Global population-level association between herpes simplex virus 2 prevalence and HIV prevalence

Silva Kouyoumjian, Marieke Heijnen, Karima Chaabna, Ghina R. Mumtaz, Ryosuke Omori, Peter Vickerman, Laith Aburaddad

Research output: Contribution to journalArticle

2 Citations (Scopus)

Abstract

Background: Our objective was to assess the population-level association between herpes simplex virus 2 (HSV-2) and HIV prevalence. Methods: Reports of HSV-2 and HIV prevalence were systematically reviewed and synthesized following PRISMA guidelines. Spearman rank correlation () was used to assess correlations. Risk ratios (RR HSV-2/HIV) and odds ratios (OR HSV-2/HIV) were used to assess HSV-2/HIV epidemiologic overlap. DerSimonian-Laird random-effects meta-Analyses were conducted. Results: In total, 939 matched HSV-2/HIV prevalence measures were identified from 77 countries. HSV-2 prevalence was consistently higher than HIV prevalence. Strong HSV-2/HIV prevalence association was found for all data ( = 0.6, P < 0.001), all data excluding people who inject drugs (PWID) and children ( = 0.7, P < 0.001), female sex workers ( = 0.5, P < 0.001), and MSM ( = 0.7, P < 0.001). No association was found for PWID ( = 0.2, P = 0.222) and children ( = 0.3, P = 0.082). A threshold effect was apparent where HIV prevalence was limited at HSV-2 prevalence less than 20%, but grew steadily with HSV-2 prevalence for HSV-2 prevalence greater than 20%. The overall pooled mean RR HSV-2/HIV was 5.0 (95% CI 4.7-5.3) and OR HSV-2/HIV was 9.0 (95% CI 8.4-9.7). The RR HSV-2/HIV and OR HSV-2/HIV showed similar patterns that conveyed inferences about HSV-2 and HIV epidemiology. Conclusion: HSV-2 and HIV prevalence are strongly associated. HSV-2 prevalence can be used as a proxy 'biomarker' of HIV epidemic potential, acting as a 'temperature scale' of the intensity of sexual risk behavior that drive HIV transmission. HSV-2 prevalence can be used to identify populations and/or sexual networks at high-risk of future HIV expansion, and help prioritization, optimization, and resource allocation of cost-effective prevention interventions.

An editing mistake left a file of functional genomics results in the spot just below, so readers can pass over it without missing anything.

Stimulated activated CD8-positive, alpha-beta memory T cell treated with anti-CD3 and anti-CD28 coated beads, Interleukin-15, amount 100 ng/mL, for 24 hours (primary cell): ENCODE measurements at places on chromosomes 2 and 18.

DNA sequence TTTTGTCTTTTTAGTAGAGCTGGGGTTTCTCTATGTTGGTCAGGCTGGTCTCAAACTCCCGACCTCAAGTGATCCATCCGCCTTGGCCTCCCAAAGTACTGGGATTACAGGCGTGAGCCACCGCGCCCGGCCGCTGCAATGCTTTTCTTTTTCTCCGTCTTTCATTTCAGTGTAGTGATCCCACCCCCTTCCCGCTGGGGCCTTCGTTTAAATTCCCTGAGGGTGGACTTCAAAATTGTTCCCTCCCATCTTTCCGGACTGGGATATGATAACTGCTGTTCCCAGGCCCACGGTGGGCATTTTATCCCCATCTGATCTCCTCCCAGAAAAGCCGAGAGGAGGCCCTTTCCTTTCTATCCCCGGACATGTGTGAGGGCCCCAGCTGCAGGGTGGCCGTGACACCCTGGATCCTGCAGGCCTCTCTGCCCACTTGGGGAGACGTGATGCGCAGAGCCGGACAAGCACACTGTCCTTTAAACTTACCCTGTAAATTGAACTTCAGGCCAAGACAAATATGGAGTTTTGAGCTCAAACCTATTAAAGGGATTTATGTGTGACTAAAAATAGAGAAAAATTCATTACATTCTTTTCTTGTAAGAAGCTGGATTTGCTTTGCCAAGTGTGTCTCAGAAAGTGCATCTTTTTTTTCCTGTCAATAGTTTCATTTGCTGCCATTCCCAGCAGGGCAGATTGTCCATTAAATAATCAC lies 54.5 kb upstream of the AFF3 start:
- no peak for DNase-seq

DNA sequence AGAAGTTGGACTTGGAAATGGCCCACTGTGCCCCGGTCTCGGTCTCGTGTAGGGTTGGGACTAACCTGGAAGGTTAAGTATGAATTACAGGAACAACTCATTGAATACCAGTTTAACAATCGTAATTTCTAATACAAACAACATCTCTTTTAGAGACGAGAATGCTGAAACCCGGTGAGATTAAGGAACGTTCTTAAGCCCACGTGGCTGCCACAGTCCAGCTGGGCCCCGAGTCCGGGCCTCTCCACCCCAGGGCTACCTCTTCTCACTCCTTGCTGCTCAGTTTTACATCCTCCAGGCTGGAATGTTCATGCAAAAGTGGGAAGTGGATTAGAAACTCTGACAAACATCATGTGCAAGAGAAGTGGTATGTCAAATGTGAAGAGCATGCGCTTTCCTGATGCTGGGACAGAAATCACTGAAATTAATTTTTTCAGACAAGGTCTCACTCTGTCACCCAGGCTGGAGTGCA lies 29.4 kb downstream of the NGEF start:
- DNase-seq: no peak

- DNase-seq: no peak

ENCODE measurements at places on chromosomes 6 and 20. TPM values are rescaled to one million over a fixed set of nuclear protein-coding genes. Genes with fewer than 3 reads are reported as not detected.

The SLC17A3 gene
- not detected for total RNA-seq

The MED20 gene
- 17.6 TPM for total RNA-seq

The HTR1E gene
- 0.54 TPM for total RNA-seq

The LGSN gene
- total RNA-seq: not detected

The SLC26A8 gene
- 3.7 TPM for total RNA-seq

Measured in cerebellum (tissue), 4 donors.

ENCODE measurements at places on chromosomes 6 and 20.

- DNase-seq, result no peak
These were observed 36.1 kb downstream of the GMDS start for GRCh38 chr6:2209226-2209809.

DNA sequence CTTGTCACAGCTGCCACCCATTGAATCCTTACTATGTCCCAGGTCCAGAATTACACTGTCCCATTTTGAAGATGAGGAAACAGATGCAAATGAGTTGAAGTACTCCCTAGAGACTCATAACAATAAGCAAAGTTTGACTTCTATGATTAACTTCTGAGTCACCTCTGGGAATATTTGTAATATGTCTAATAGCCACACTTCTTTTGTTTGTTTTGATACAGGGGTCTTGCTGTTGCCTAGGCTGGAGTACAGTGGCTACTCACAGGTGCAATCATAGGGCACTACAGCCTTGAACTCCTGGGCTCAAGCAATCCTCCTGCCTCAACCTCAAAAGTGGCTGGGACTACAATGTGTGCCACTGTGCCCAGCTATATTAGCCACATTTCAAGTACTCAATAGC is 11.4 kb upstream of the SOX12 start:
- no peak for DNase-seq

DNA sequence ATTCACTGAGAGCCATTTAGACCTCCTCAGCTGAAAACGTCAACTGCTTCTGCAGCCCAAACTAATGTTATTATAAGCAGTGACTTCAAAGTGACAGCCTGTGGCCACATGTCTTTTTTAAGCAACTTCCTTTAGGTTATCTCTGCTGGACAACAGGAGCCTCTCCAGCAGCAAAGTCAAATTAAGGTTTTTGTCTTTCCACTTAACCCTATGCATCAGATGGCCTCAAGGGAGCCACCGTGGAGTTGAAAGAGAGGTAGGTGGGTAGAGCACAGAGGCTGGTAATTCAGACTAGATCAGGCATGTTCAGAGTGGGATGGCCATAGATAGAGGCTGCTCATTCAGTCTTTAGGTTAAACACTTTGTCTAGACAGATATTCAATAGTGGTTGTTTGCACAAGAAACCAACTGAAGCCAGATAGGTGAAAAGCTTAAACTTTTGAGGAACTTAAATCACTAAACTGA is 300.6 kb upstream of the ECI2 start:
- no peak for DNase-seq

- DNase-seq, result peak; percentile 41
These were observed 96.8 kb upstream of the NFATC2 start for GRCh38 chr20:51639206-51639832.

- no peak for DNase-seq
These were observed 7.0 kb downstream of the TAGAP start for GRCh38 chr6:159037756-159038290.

Original languageEnglish
Pages (from-to)1343-1352
Number of pages10
JournalAIDS
Volume32
Issue number10
DOIs
Publication statusPublished - 19 Jun 2018

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Human Herpesvirus 2
HIV
Population
Odds Ratio
Sex Workers
Resource Allocation

Keywords

  • epidemic potential
  • epidemiologic overlap
  • meta-Analysis
  • sexually transmitted infection
  • systematic review

ASJC Scopus subject areas

  • Immunology and Allergy
  • Immunology
  • Infectious Diseases

Cite this

Global population-level association between herpes simplex virus 2 prevalence and HIV prevalence. / Kouyoumjian, Silva; Heijnen, Marieke; Chaabna, Karima; Mumtaz, Ghina R.; Omori, Ryosuke; Vickerman, Peter; Aburaddad, Laith.

In: AIDS, Vol. 32, No. 10, 19.06.2018, p. 1343-1352.

Research output: Contribution to journalArticle